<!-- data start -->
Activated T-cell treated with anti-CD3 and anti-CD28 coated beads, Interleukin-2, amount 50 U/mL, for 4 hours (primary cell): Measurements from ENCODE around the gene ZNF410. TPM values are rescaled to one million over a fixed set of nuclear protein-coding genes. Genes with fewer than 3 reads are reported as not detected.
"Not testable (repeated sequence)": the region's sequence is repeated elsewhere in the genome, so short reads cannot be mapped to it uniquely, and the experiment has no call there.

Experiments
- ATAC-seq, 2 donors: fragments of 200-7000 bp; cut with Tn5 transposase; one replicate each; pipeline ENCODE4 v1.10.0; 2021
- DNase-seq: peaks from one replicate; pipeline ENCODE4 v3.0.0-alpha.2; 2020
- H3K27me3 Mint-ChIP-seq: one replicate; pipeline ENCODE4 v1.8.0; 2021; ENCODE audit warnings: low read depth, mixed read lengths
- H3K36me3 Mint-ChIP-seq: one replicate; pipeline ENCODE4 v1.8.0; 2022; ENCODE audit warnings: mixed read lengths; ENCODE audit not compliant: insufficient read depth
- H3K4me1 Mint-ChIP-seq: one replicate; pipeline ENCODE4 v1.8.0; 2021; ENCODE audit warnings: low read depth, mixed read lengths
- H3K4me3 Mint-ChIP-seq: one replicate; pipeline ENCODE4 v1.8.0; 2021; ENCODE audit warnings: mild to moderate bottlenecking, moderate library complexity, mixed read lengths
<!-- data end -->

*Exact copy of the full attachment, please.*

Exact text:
Activated T-cell treated with anti-CD3 and anti-CD28 coated beads, Interleukin-2, amount 50 U/mL, for 4 hours (primary cell): Measurements from ENCODE around the gene ZNF410. TPM values are rescaled to one million over a fixed set of nuclear protein-coding genes. Genes with fewer than 3 reads are reported as not detected.
"Not testable (repeated sequence)": the region's sequence is repeated elsewhere in the genome, so short reads cannot be mapped to it uniquely, and the experiment has no call there.

Experiments
- ATAC-seq, 2 donors: fragments of 200-7000 bp; cut with Tn5 transposase; one replicate each; pipeline ENCODE4 v1.10.0; 2021
- DNase-seq: peaks from one replicate; pipeline ENCODE4 v3.0.0-alpha.2; 2020
- H3K27me3 Mint-ChIP-seq: one replicate; pipeline ENCODE4 v1.8.0; 2021; ENCODE audit warnings: low read depth, mixed read lengths
- H3K36me3 Mint-ChIP-seq: one replicate; pipeline ENCODE4 v1.8.0; 2022; ENCODE audit warnings: mixed read lengths; ENCODE audit not compliant: insufficient read depth
- H3K4me1 Mint-ChIP-seq: one replicate; pipeline ENCODE4 v1.8.0; 2021; ENCODE audit warnings: low read depth, mixed read lengths
- H3K4me3 Mint-ChIP-seq: one replicate; pipeline ENCODE4 v1.8.0; 2021; ENCODE audit warnings: mild to moderate bottlenecking, moderate library complexity, mixed read lengths